Heavenly Father, You are the giver of all my years. You are the ruler of all things. I thank You for this new day.
Read LUKE 7:1-10
Scripture taken from the THE HOLY BIBLE, NEW INTERNATIONAL VERSION, NIV Copyright © 1973, 1978, 1984, 2011 by Biblica, Inc.® Used by permission. All rights reserved worldwide.
“Sometimes we ask for something and the answer is No. God reserves the right to give that answer. But this story shows we should have no hesitation in asking. Is Jesus the Lord of the world, or isn’t he?” (N.T. Wright).
Luke is out to grab our attention with his introductory words. Much more than a mere transition from the preceding sermon, they suggest a significant step in the mission Jesus came to fulfill, as he enters and actively engages with the Gentile world. The word “finished” is the same word translated “fulfilled” in Luke 4:21, when Jesus made his dramatic synagogue announcement about his coming being the long-awaited fulfillment of Scripture.
In this story, although the servant’s healing is important, of particular note is the Gentile centurion’s remarkable faith and his understanding of Jesus’ authority. An obviously wealthy man, he represented the military force of an occupying nation. However, instead of despising the native Jews, he loved them (5). Here was a man used to being in control and having people jumping to his command, yet he chose to make himself dependent upon others, first by relying upon the Jewish elders to advocate on his behalf and second by humbly stating that he was unworthy of Jesus visiting his home. His approach is in stark contrast to that of the Jewish religious leader we meet at the end of the chapter.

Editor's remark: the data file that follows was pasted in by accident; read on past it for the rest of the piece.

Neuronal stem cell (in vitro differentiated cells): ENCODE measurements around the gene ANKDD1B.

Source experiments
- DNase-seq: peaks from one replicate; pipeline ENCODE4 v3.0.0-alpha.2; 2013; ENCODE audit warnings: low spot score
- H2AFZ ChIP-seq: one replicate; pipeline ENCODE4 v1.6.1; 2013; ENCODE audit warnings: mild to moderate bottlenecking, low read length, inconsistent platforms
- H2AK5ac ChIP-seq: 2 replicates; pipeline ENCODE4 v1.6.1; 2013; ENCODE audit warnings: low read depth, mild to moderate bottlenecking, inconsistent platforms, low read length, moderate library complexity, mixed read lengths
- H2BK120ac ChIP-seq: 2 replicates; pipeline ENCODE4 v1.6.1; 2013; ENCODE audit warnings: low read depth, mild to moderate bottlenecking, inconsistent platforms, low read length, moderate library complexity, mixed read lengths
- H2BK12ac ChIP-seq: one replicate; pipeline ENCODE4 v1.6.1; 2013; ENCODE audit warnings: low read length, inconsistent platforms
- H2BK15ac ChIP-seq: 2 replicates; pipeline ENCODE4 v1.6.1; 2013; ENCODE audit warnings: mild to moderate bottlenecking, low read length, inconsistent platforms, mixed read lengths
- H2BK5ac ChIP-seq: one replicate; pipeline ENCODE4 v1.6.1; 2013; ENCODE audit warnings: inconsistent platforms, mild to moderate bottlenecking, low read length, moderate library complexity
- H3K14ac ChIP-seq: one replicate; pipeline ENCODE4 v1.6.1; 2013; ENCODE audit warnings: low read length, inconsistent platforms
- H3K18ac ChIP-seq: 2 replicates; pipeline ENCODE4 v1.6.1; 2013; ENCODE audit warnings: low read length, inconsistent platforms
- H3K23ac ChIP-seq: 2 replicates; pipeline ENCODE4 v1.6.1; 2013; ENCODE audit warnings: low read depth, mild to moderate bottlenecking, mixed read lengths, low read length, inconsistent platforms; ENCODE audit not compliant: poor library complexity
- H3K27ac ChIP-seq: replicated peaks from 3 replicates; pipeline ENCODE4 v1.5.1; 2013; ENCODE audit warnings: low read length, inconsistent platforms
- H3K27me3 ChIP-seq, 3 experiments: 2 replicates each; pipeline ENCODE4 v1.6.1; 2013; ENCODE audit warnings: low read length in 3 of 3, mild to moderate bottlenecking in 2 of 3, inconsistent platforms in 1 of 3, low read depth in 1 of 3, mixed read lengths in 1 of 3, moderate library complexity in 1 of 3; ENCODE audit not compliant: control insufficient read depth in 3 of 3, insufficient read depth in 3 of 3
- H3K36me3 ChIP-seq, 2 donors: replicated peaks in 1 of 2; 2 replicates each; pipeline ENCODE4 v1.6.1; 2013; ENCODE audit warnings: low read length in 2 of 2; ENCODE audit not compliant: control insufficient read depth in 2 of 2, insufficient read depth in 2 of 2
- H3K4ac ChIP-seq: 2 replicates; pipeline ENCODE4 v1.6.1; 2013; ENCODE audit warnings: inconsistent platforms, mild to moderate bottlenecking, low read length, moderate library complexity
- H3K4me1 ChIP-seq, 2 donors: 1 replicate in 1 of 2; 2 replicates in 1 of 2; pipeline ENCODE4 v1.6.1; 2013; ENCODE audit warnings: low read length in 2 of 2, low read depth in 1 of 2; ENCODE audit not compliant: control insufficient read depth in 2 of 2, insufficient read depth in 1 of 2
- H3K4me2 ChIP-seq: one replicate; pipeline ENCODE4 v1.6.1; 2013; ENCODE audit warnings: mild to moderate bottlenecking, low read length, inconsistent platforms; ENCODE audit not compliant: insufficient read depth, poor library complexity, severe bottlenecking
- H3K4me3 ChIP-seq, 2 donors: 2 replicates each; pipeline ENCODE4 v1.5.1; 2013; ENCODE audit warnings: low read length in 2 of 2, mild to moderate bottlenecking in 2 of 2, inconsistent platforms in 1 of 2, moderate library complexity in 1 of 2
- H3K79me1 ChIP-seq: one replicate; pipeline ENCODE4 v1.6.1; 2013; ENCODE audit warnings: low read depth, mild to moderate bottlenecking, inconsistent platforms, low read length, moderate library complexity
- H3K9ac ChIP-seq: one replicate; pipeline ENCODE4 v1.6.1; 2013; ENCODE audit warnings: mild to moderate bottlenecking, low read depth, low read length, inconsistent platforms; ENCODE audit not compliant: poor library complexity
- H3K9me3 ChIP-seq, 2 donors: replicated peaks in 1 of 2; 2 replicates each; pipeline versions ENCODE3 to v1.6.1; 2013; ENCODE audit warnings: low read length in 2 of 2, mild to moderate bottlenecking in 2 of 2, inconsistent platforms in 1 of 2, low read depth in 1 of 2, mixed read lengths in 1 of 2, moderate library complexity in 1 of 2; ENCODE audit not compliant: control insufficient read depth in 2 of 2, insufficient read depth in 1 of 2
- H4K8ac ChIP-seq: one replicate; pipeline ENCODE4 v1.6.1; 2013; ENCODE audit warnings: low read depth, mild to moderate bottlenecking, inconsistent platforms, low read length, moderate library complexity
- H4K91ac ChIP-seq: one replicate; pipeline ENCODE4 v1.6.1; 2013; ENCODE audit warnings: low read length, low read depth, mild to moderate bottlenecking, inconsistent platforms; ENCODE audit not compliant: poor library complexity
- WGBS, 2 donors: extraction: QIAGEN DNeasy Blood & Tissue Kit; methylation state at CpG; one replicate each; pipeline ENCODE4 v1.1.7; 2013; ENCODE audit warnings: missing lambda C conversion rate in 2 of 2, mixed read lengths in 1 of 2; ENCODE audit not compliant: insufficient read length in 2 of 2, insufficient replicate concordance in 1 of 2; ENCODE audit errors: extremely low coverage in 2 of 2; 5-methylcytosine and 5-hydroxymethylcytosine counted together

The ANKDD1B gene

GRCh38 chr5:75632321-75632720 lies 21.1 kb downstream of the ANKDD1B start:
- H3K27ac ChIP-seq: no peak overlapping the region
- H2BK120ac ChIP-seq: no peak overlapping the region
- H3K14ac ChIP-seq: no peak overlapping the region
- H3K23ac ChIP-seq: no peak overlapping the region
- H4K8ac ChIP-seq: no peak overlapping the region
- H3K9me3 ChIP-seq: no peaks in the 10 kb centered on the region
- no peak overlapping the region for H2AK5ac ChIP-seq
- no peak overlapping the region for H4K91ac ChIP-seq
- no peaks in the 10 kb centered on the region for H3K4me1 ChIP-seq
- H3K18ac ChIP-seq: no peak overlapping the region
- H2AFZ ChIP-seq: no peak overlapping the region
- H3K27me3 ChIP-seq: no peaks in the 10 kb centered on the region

What is striking here is the uncluttered nature of the centurion’s faith. It’s not hedged about with lots of conditions and get-out clauses. He just assumes that Jesus has the power and the authority to intervene and that the decision rests with him. This outsider had grasped what Jesus’ own people hadn’t. Twice only is Jesus recorded as marveling at people–here, and because of the unbelief in Nazareth (Mark 6:6). However, it’s important to note that he doesn’t so much criticize the crowd’s faith as be amazed at the depth of this Gentile centurion’s trust. Be encouraged–he delights in our faith too, however faltering it is!
Growing numbers in the Western world mistrust those in authority. Given this context, how would you describe Jesus’ authority in a way that inspires rather than alienates non-believers?
In an age which questions every authority, my response to You, Dear Lord, must always be to trust and obey!
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